Saturday, July 27, 2013

Fresh Meat? I'm Ground Beef

I had Derby training today. Remember, back in the day, spending an afternoon skating around the rink with the lights flashing while they played YMCA? Yeah, this isn't that.

This was my second Fresh Meat training session. We skate Wednesdays and Saturdays. Last Wednesday was challenging. An hour on skates with the rest of the rookies, followed by an hour of strength and cardio training with the entire team. On Saturdays, we start with the off-skate workout.

I missed the first Saturday session, so I didn't know that the hour one training would make my hour two training--the on-skate hour--even more difficult for me. I did not do well. My legs were shaky and tired. My right hand started getting this tremor that did nothing to help my balance. (The hand tremor is a result of the MS meds. It usually occurs about 48 hours after the shot. The shaky legs are a result of me being woefully out of shape.)

I stink. And I don't mean I am bad at skating, which I am. I mean that this t-shirt I am wearing would mask the stench of Limburger cheese. But, yes, I am still bad at skating. Here is my four-point plan to improve:

1. Skate in the park with Sara a couple times a week. Make her literally skate circles around me.

2. Work on my core strength by planking at random points in the day. I apologize in advance to my coworkers.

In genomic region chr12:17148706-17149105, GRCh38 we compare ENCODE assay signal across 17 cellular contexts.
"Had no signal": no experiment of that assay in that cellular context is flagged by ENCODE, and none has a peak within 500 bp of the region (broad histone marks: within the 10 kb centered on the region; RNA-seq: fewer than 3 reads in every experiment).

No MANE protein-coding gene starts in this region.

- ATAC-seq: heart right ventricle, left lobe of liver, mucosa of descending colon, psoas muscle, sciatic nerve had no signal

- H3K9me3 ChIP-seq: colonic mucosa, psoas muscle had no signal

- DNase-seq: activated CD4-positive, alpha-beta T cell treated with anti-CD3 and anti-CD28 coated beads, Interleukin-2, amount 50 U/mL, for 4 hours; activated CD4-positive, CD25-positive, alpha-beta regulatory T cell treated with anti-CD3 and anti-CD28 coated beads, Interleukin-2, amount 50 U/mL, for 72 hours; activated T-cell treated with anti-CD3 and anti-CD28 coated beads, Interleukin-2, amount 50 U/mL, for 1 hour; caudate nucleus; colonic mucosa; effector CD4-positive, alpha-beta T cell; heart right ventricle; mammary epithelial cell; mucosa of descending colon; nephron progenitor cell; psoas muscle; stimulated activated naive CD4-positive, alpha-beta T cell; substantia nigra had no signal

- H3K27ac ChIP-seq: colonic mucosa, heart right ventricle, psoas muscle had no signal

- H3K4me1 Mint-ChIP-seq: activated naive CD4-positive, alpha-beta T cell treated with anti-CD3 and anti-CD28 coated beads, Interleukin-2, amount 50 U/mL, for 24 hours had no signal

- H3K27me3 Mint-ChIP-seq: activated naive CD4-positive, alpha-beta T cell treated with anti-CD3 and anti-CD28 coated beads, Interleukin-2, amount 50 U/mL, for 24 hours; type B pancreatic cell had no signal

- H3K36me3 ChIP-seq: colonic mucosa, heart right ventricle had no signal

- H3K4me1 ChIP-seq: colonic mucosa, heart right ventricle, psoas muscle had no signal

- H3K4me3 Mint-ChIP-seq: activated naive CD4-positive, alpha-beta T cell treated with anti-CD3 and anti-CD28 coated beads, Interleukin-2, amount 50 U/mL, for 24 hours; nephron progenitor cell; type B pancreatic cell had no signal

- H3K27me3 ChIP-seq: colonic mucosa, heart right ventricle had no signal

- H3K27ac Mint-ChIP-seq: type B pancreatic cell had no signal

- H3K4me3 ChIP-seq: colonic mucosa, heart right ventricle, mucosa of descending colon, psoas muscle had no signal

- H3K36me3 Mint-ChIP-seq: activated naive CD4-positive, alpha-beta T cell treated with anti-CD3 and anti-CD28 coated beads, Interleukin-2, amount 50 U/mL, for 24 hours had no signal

3. Go to the roller rink to practice my crossovers and practice my subsequent falls. Watch the second graders deftly avoid my sprawled body while YMCA plays. Yes, they still play that.

4. Slowly transition the time I take my shot, so I give it to myself after my Wednesday practice. I can sit and shake in my cube at work. My tremor-filled typing will make for some interesting copy editing.

As I am typing this, I am feeling exhausted and sore. And happy and pleased. For the first Saturday since I started the Avonex, I am tired and sore for amazing reasons. I'm Fresh Meat.

Friday, July 26, 2013

Avonex and 8 Wheels

There are two things in my house right now that I never even imagined might be there: Avonex and Quads

The Avonex is Interferon beta, an injectable medicine that is supposed to reduce the frequency of MS relapses. I keep it in my fridge, right next to the half drunk bottle of white. 

Quads are the speed skates used in the Derby. Four wheels on each boot. They are supposed to go fast. I keep them in a gym bag with my pads, helmet, and a couple of dryer sheets to cut the wonderful stink.

My favorite thing about Avonex? You might think it is the needle in my thigh every seven days. Ha, you would be wrong! It isn't even the flu-like symptoms that visit me about 24 hours after the shot. Who doesn't love the chills! No, it is this, straight out of the stack of literature that gets delivered with the meds:

"The way Avonex works in MS is not known."

What the…

I got my first pair of skates yesterday. I had been borrowing the skates I used for the last two team workouts. As soon as I opened the box and smelled the leather of the boots, I laced them on. I wore them around my house for an hour. There are parallel wheel tracks all over my carpet.

My favorite thing about my skates? I was brave enough to have a need for them.

Being My Own Hero

So, I can’t skate. I used to be able to. I used to skate with those old-fashioned roller skates that went on over your shoes and you tightened with a key. I used to wear the key around my neck because I had visions of loosing that special tool and having to go through the rest of my life with these strange metal contraptions over my shoes. At five, I had some trouble envisioning a world where there were other ways to unlock the skate.